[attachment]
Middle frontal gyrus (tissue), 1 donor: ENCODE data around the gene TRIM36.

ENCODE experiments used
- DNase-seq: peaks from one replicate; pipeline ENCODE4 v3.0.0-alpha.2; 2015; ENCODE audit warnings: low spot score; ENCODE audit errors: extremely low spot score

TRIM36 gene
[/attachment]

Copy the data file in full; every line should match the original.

Middle frontal gyrus (tissue), 1 donor: ENCODE data around the gene TRIM36.

ENCODE experiments used
- DNase-seq: peaks from one replicate; pipeline ENCODE4 v3.0.0-alpha.2; 2015; ENCODE audit warnings: low spot score; ENCODE audit errors: extremely low spot score

TRIM36 gene